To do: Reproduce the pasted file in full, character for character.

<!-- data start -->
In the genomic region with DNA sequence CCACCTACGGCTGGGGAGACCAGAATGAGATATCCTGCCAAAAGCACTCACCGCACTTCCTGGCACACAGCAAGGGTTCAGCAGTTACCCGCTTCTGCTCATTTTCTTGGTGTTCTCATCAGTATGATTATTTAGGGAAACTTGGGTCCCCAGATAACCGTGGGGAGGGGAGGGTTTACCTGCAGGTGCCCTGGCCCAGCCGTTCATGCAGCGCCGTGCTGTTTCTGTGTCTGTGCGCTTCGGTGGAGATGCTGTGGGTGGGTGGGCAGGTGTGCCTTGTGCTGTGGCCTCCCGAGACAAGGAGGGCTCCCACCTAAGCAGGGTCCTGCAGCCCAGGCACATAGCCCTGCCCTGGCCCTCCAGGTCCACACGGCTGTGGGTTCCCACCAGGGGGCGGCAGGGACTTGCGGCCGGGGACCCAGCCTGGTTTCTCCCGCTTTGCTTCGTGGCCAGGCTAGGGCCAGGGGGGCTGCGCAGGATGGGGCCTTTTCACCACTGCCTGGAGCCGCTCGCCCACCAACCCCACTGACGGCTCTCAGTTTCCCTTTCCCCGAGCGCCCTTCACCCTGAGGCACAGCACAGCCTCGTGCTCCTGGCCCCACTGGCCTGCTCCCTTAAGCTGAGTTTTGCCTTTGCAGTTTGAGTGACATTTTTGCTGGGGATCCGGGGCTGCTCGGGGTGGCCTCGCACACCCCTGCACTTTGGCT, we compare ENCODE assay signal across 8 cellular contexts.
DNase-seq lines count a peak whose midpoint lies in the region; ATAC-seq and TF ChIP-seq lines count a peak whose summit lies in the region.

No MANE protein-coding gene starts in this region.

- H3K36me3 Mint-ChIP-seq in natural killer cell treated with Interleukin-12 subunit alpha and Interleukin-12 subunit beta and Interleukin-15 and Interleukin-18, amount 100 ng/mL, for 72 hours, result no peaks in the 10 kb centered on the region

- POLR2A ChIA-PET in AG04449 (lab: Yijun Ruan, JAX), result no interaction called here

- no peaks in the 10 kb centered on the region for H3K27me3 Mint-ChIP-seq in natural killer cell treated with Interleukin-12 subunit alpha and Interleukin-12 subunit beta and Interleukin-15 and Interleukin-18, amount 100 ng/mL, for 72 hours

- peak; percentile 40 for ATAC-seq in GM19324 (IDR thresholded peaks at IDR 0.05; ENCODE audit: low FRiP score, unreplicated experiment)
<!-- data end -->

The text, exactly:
In the genomic region with DNA sequence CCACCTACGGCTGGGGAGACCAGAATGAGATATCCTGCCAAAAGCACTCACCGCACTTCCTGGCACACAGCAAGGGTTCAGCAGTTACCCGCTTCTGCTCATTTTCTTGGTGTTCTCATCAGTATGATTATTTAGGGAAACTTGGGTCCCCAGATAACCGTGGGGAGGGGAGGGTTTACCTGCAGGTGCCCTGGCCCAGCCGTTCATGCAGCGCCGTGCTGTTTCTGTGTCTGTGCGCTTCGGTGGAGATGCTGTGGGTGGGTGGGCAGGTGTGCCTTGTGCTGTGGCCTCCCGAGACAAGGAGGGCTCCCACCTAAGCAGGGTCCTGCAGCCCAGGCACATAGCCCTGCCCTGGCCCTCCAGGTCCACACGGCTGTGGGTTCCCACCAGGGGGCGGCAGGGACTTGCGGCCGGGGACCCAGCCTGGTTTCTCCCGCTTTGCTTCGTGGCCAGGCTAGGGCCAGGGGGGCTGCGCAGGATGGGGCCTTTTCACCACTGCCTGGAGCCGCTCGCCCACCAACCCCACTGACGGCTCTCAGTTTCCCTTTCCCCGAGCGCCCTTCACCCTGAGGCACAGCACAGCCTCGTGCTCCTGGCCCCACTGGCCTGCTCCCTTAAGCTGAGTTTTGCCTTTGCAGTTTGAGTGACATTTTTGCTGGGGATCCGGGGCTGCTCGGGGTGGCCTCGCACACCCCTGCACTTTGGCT, we compare ENCODE assay signal across 8 cellular contexts.
DNase-seq lines count a peak whose midpoint lies in the region; ATAC-seq and TF ChIP-seq lines count a peak whose summit lies in the region.

No MANE protein-coding gene starts in this region.

- H3K36me3 Mint-ChIP-seq in natural killer cell treated with Interleukin-12 subunit alpha and Interleukin-12 subunit beta and Interleukin-15 and Interleukin-18, amount 100 ng/mL, for 72 hours, result no peaks in the 10 kb centered on the region

- POLR2A ChIA-PET in AG04449 (lab: Yijun Ruan, JAX), result no interaction called here

- no peaks in the 10 kb centered on the region for H3K27me3 Mint-ChIP-seq in natural killer cell treated with Interleukin-12 subunit alpha and Interleukin-12 subunit beta and Interleukin-15 and Interleukin-18, amount 100 ng/mL, for 72 hours

- peak; percentile 40 for ATAC-seq in GM19324 (IDR thresholded peaks at IDR 0.05; ENCODE audit: low FRiP score, unreplicated experiment)